Zushi Green Movement against US military housing at Ikego Heights, Japan

Residents of Zushi have been protesting the planning and construction of US military base family housing in Ikego forest for over 30 years in one of the longest ongoing cases of grassroots environmental movements in post-war Japan.


Description

In the late 1970s the Japanese government made an agreement with the US government to build an elite family housing complex in Ikego forest for US naval families working at the military base. The US government had requested this area on the outskirts of Zushi city due to its moderate isolation and calmness. 

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Basic Data
NameZushi Green Movement against US military housing at Ikego Heights, Japan
CountryJapan
ProvinceKanagawa Prefecture
SiteZushi
Accuracy of LocationHIGH local level
Source of Conflict
Type of Conflict (1st level)Infrastructure and Built Environment
Type of Conflict (2nd level)Deforestation
Urban development conflicts
Military installations
Specific CommoditiesLand
Project Details and Actors
Project Details854 housing units were approved to be built in 1994 and the construction was completed in 1998 [4]. The housing complex was built on the promise that there would be no expansions after this initial project. However, in 2003 800 additional housing units were proposed.
Project Area (in hectares)288
Type of PopulationUrban
Potential Affected Population58,000
Start Date01/08/1982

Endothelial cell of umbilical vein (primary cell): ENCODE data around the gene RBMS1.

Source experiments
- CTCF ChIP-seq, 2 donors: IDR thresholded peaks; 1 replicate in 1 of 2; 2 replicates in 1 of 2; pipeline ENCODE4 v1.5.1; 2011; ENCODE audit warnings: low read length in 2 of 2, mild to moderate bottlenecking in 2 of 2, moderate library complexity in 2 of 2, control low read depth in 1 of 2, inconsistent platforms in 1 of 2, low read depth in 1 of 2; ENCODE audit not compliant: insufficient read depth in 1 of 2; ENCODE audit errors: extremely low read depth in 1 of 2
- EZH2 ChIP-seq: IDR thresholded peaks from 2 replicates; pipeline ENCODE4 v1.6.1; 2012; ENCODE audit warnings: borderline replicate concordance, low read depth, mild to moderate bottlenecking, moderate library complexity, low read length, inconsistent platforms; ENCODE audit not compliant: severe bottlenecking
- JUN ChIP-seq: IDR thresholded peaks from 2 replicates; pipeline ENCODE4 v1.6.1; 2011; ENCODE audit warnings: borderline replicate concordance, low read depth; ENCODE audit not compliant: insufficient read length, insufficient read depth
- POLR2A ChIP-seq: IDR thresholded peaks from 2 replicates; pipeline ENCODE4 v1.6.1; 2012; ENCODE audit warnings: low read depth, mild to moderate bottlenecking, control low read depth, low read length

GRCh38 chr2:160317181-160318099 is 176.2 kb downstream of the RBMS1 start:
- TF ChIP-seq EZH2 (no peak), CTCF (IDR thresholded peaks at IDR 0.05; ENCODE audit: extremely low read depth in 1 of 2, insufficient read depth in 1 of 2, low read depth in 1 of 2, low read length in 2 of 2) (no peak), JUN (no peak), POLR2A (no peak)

Relevant government actorsJapanese Central Government

US Government

Zushi City Government
Environmental justice organisations and other supportersAssociation for the Protection of Nature and Children (APNC)

Ikego Green Operation Centre (IGOC)

Association to stop the US residential construction and to protect Ikego Forest
The Conflict and the Mobilization
Intensity of Conflict (at highest level)MEDIUM (street protests, visible mobilization)
When did the mobilization beginPREVENTIVE resistance (precautionary phase)
Groups MobilizingLocal ejos
Local government/political parties
Neighbours/citizens/communities
Women
Forms of MobilizationDevelopment of alternative proposals
Lawsuits, court cases, judicial activism
Official complaint letters and petitions
Referendum other local consultations
Street protest/marches
Impacts
Environmental ImpactsVisible: Loss of landscape/aesthetic degradation, Deforestation and loss of vegetation cover
Potential: Biodiversity loss (wildlife, agro-diversity)
Socio-economic ImpactsVisible: Loss of landscape/sense of place
Outcome
Project StatusIn operation
Pathways for conflict outcome / responseCourt decision (failure for environmental justice)
Do you consider this as a success?No
Why? Explain briefly.The project went ahead despite resistance.
Sources and Materials
References

[1] Jain, P. (1991). Green Politics and Citizen Power in Japan: The Zushi Movement. Asian Survey, 31(6), 559-575. doi:10.2307/2645083

[3] Chikaraishi, S. (1986). The zushi alternative for U.S. military housing. Japan Quarterly, 33(3), 257. Retrieved from https://search.proquest.com/docview/1304282486?accountid=15292

Links

[5] News article: Zushi residents up in arms over more US military housing
[click to view]

[4] Wikipedia page: Zushi
[click to view]

[2] News article: Japan contest: housewives vs. U.S. navy housing
[click to view]

[7] News article: US agrees to return Japanese land, limit new housing in Ikego
[click to view]

[6] News article: The struggle to save Ikego forest
[click to view]

Other Documents

Ikego Heights Family Housing
[click to view]

US Navy entrance to Ikego Forest
[click to view]

Meta Information
ContributorMariko Takedomi Karlsson, [email protected], research intern at EnvJustice
Last update17/10/2017
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